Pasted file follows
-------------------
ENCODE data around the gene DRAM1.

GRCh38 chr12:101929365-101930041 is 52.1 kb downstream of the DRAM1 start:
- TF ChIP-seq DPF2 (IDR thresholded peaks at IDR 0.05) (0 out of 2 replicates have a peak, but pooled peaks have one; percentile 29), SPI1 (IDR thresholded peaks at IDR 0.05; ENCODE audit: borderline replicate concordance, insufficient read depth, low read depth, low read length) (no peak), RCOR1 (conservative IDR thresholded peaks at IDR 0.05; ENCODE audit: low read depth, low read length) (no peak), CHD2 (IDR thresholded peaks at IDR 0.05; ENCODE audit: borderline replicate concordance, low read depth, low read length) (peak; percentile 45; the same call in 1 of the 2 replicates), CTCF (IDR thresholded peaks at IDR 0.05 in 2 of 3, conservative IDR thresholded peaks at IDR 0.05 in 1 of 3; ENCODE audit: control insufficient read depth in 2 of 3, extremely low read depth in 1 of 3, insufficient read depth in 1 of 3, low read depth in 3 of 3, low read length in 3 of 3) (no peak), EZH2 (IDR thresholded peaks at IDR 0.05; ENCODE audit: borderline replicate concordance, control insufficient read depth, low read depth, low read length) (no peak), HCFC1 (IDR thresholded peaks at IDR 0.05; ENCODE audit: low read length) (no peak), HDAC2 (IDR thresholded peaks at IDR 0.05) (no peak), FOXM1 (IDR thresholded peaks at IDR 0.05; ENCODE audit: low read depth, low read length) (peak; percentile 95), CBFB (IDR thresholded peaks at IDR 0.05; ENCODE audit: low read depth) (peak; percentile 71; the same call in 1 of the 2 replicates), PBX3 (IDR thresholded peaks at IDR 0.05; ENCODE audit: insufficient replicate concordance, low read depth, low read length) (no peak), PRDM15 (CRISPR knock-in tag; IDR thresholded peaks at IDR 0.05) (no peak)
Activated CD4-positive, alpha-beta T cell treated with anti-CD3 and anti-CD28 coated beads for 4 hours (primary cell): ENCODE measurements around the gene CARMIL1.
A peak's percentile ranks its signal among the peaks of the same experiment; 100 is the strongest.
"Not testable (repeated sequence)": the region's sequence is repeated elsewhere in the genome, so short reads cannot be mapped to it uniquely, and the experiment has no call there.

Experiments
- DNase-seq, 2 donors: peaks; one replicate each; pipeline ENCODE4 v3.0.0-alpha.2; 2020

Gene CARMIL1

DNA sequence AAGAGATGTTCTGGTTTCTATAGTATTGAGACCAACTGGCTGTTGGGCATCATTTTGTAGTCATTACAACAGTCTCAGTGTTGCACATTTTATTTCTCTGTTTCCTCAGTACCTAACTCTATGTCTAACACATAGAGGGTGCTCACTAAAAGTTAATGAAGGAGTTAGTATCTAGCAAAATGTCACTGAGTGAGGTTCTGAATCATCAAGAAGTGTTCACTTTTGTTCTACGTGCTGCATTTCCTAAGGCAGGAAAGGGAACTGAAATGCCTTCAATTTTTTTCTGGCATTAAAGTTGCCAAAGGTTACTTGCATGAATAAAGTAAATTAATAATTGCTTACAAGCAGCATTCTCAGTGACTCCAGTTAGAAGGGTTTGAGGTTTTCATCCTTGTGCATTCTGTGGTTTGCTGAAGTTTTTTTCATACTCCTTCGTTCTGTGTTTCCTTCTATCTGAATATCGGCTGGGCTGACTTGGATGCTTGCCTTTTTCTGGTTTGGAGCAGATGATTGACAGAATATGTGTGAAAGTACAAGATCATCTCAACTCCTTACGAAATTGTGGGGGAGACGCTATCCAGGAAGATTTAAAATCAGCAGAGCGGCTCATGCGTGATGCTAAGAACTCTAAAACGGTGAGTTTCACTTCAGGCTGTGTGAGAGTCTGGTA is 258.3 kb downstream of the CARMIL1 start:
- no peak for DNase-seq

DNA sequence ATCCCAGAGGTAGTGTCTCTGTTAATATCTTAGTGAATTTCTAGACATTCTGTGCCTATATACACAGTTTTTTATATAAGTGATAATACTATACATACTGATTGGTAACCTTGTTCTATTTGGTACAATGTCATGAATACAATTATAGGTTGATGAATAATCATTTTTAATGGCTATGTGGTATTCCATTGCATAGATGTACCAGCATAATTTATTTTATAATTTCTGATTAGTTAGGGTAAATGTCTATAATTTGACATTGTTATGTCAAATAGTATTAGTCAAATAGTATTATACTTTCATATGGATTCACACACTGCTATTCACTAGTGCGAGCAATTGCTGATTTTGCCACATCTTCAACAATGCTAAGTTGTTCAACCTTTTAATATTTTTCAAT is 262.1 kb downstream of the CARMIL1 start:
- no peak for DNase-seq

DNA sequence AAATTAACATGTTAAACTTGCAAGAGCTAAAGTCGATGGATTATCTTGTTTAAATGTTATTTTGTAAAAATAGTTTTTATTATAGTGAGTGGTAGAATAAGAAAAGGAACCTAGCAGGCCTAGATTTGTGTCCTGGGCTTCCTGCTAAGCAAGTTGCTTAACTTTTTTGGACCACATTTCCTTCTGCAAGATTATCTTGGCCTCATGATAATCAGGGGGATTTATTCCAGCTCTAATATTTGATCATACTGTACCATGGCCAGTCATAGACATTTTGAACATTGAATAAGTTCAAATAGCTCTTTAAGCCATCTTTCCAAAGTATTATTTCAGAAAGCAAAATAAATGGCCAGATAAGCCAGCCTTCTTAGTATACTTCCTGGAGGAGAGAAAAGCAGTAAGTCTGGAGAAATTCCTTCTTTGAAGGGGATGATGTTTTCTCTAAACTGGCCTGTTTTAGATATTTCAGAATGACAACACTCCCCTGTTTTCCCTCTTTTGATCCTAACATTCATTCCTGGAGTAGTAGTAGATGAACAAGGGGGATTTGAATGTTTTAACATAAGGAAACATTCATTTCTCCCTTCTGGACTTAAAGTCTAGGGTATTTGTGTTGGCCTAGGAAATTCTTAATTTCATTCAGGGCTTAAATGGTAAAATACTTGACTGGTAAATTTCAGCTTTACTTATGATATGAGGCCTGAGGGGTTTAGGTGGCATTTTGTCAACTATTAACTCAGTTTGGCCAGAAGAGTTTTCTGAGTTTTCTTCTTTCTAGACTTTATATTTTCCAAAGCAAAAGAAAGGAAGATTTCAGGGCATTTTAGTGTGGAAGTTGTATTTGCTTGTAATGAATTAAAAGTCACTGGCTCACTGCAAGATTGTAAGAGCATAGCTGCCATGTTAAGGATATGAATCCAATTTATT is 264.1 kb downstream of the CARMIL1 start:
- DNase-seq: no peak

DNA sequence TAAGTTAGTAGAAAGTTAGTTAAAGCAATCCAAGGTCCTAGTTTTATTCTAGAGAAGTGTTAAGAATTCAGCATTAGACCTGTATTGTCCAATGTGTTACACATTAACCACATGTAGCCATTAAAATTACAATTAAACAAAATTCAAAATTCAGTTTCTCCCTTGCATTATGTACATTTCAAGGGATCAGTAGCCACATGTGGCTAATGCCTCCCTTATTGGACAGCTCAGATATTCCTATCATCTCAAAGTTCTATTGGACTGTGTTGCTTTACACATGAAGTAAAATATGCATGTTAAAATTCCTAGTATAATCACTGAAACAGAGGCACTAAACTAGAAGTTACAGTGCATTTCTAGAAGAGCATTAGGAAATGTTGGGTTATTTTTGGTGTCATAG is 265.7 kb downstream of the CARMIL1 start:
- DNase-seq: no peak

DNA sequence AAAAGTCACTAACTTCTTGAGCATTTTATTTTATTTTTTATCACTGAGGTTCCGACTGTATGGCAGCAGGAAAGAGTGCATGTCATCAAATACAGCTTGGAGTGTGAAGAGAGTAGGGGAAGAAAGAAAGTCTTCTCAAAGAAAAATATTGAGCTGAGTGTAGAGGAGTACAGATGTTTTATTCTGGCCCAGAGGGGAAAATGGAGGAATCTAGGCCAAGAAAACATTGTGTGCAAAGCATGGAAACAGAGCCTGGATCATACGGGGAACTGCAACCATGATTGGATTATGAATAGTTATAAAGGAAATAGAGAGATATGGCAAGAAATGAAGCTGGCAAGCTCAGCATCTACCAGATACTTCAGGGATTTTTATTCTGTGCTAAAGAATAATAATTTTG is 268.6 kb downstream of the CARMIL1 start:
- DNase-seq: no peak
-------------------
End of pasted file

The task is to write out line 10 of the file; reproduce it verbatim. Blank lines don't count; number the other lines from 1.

DNA sequence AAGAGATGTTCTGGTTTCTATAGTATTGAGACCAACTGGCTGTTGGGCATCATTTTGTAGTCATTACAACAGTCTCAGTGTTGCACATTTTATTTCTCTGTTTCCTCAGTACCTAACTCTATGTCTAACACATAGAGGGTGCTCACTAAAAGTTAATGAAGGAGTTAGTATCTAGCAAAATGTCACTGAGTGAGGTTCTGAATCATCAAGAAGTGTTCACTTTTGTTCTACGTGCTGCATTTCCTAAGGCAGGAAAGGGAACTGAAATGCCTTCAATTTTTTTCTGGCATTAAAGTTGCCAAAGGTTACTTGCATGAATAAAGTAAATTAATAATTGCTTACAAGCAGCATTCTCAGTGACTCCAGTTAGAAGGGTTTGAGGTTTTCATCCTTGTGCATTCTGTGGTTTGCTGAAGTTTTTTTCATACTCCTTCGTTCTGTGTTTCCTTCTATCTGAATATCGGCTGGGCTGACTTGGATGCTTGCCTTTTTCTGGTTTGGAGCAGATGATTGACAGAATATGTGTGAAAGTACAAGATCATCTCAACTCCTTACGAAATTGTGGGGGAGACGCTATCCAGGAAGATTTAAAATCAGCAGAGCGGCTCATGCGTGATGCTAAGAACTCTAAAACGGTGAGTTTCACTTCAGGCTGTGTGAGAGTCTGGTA is 258.3 kb downstream of the CARMIL1 start: